Pilgrims of Hope
An Ecumenical Journey 1980-2010, Rev Dr Raymond K Williamson, OAM
The Church’s vision for the future depends in part on our corporate memory of where we have been. It is not a litany of success stories but the account of the Church’s fallible faithfulness, told warts and all.
Its history of living and working together in Australia is part of this narrative. This volume follows on from Frank Engels’ previous two volumes, “Christians in Australia Volume 1: Conflict and Unity 1788-1826” and “Christians in Australia Volume 2: Times of Change 1918-1978” published in Melbourne by the Joint Board of Christian Education, Melbourne in 1984 and 1993 respectively.
Ray Williamson is the best placed person to write this third volume. He served as General Secretary for the NSW Ecumenical Council from 1986 to 2007. During that time he was also secretary to two national ecumenical commissions, co-founding the Centre for Ecumenical Studies in 2007.
Williamson has divided this scholarly volume into two parts headed “Koininia: Fellowship within the Community of Faith” and “Diakonia: Imitating the Servant Ministry of Christ”. In the first part he writes of the many hurdles and challenges facing the gathering of member churches during the time of the Australian Council of Churches (ACC) and later when it was re-formed into the more inclusive National Council of Churches in Australia (NCCA).
Churches co-operating, as well as the barriers preventing this, are detailed for each of the Australian states and territories, each reflecting the varying cultures and leadership. Included is Australia hosting the 7th WCC Assembly in 1991 and its participation in the Asian region. The varying degrees of youth leadership and engagement are discussed. Grass-roots fellowship has been found through co-operating in events although this has tended to fluctuate with the turnover of personnel. Theological dialogue has been thorough but glacially slow.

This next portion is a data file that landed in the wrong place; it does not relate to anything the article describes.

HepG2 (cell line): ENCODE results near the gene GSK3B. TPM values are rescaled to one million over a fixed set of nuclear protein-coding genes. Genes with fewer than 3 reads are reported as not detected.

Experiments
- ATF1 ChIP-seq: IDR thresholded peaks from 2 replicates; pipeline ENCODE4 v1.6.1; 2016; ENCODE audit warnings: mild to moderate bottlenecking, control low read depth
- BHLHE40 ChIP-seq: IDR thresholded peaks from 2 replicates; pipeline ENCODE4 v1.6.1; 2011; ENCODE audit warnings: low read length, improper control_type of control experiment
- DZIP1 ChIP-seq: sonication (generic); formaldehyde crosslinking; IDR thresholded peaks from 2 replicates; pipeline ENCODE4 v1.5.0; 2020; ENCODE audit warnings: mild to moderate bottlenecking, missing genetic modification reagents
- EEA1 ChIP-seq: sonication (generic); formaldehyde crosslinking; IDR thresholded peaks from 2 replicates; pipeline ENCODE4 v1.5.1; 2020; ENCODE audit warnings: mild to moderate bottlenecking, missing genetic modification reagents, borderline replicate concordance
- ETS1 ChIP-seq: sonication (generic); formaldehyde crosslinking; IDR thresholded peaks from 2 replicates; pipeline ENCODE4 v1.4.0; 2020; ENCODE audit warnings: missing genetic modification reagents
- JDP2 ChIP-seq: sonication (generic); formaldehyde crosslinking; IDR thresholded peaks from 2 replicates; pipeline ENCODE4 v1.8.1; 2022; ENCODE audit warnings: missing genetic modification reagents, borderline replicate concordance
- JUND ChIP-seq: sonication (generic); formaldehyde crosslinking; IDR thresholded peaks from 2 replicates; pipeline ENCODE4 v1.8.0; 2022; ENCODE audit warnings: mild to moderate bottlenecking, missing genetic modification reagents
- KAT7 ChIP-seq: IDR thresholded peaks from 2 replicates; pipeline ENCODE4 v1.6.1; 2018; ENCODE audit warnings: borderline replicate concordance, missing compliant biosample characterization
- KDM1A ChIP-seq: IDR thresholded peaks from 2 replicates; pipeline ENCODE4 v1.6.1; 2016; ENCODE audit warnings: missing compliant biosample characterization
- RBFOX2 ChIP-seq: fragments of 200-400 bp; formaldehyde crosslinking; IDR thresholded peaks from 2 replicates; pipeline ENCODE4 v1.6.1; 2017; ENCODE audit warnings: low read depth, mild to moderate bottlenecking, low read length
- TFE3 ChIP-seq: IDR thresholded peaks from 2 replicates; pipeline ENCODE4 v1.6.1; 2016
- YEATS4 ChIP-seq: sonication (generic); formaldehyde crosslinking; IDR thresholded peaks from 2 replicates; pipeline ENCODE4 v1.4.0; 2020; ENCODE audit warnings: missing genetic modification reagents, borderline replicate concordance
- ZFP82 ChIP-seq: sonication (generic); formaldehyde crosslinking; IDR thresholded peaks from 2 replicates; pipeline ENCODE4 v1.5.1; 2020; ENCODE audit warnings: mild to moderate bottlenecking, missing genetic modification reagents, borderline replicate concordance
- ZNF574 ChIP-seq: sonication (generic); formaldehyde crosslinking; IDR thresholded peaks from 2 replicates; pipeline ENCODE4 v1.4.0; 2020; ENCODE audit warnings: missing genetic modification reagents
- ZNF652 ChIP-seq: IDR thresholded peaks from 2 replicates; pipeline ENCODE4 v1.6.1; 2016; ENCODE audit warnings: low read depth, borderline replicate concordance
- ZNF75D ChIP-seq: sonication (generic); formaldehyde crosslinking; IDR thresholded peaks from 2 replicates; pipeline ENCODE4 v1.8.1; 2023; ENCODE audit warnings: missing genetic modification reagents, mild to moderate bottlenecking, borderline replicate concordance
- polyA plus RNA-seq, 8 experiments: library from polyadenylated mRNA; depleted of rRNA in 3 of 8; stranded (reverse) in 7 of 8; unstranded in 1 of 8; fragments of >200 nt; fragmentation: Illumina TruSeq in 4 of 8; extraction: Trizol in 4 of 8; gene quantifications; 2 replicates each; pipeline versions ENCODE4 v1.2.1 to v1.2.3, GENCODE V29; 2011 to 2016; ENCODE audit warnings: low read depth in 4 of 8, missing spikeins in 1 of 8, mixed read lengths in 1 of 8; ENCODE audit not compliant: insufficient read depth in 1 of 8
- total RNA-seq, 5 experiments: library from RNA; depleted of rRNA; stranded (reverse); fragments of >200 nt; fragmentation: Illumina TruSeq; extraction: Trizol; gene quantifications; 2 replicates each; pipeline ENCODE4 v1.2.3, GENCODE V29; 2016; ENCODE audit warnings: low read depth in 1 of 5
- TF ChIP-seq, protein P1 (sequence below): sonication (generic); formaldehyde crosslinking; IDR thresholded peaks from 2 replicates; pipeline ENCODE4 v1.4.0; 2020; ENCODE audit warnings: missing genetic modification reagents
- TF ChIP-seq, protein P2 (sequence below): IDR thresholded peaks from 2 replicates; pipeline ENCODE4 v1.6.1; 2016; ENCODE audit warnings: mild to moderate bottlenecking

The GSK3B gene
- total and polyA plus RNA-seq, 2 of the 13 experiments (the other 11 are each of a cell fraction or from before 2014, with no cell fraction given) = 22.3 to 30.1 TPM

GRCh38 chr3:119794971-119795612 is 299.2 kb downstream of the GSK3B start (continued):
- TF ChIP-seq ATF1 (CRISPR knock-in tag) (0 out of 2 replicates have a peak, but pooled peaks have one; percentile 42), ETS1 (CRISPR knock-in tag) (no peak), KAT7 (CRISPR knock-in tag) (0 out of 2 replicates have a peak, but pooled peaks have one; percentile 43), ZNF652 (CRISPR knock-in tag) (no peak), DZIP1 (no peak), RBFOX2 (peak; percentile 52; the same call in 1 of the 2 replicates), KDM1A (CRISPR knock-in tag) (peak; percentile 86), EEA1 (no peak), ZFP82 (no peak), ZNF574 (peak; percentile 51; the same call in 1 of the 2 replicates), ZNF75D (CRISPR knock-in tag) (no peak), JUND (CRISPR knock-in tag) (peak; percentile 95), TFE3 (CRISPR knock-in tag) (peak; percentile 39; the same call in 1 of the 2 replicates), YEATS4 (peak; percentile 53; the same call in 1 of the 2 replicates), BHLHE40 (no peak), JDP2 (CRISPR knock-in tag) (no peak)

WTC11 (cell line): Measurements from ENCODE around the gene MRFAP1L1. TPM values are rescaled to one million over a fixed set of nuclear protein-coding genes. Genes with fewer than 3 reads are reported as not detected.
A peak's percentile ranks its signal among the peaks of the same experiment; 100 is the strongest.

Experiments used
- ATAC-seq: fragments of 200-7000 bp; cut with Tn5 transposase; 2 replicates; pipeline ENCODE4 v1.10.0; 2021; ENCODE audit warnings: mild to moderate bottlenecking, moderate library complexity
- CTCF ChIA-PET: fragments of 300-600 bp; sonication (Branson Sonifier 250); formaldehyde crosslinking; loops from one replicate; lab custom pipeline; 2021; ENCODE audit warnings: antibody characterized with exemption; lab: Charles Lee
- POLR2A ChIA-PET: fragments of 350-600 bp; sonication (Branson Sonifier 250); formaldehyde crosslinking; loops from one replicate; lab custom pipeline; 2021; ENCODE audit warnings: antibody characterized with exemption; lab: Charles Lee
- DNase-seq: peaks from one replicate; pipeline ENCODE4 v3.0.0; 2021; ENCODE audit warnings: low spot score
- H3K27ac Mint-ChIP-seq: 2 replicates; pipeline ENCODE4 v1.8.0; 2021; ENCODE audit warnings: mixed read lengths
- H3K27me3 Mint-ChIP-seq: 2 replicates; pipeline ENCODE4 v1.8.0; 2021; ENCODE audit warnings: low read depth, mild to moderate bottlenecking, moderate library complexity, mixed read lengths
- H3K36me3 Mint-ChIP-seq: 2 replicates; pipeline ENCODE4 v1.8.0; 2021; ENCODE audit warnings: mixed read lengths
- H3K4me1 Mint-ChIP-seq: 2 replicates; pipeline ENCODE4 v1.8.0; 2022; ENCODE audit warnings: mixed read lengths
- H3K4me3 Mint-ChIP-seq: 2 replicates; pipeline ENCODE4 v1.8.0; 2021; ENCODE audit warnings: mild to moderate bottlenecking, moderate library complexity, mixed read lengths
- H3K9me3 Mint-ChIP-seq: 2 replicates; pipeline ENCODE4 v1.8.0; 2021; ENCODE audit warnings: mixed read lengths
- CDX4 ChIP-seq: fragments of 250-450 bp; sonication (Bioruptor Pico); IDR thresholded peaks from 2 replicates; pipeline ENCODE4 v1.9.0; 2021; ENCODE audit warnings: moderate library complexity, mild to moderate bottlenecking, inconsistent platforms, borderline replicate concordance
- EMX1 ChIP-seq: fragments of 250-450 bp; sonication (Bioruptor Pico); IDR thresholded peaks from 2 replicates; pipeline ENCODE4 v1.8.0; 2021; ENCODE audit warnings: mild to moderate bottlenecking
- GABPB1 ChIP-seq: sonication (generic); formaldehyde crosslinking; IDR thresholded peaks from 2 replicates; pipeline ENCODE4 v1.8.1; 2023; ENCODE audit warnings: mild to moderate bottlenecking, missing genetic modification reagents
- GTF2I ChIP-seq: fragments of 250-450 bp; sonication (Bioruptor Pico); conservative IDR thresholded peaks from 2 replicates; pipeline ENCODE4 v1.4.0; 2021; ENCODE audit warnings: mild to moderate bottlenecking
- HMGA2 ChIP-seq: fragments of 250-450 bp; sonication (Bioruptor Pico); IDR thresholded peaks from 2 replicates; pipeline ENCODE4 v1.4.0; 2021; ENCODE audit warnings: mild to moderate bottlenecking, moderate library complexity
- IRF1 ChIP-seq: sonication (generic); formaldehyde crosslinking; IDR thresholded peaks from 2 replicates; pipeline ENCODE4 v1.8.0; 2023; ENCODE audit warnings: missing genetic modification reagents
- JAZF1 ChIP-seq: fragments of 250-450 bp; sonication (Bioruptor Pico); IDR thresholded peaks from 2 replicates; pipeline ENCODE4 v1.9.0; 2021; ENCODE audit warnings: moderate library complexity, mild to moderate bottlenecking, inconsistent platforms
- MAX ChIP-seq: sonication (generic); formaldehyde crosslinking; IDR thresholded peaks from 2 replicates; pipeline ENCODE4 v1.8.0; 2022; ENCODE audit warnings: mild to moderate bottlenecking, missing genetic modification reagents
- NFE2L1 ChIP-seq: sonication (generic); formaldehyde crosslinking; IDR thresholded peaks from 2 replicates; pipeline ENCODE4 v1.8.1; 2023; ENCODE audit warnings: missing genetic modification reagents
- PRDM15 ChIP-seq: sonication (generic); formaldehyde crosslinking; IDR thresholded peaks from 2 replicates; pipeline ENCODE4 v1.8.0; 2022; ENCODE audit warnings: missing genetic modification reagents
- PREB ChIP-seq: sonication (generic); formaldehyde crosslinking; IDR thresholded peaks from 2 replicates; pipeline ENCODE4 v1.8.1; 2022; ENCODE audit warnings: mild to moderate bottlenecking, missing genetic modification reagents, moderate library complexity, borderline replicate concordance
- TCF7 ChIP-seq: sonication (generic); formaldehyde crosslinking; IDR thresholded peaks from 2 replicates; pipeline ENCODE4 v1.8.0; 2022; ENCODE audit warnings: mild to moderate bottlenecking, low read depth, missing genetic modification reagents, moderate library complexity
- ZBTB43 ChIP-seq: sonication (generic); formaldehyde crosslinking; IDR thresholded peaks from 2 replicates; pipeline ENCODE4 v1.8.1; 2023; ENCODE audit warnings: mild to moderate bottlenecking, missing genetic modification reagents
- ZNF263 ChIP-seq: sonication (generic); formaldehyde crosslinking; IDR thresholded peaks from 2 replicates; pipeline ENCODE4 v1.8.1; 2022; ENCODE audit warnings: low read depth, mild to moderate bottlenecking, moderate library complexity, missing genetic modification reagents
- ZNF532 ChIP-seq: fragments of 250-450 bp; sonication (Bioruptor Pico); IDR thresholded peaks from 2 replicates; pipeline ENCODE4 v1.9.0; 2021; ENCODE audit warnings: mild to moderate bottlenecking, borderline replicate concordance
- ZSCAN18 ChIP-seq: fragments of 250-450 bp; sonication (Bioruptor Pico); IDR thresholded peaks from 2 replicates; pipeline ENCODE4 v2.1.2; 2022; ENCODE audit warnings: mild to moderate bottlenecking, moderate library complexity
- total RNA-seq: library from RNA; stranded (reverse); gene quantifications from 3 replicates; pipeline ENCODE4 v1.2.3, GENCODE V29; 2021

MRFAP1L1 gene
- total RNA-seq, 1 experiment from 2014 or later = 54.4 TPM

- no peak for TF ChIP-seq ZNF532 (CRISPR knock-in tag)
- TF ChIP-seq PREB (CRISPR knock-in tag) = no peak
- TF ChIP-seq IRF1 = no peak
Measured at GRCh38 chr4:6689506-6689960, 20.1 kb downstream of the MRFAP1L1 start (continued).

While the first part centres on what the church is together, the second part describes what the church does together. Here the challenges are more controversial, but “doing” is as part of the church’s nature as its “being”. Each of the five chapters represents immersion in conscience within the nation and beyond. The issues remain inter-related and ongoing. Together the churches are called to advocate for a sustainable and just society, to strive for authentic reconciliation, to work for global justice and peace, to resettle displaced people, and to engage in mission together.
These chapters, as with the first part, details the tortuous pilgrimage the church has had to undertake in the face of indifference and sometimes hostility to show the compassionate Jesus wherever there is human and ecological suffering. With incredible patience Williamson writes of these journeys in so many of which he has taken part over most of this time span.
Each chapter tells its own story within the time context. None is for quick and easy reading. The pain of yet unrealised visions throbs through like a pinched nerve. The body of Christ feels its own pain in its own pilgrimage.
This volume, like the previous two, needs to be read with eyes wide open like a textbook of history necessary to have been written and read, but with the irrepressible spark of hope calling the rest of us onto the next risky step along a way trod before.
Rev Christopher N Ridings
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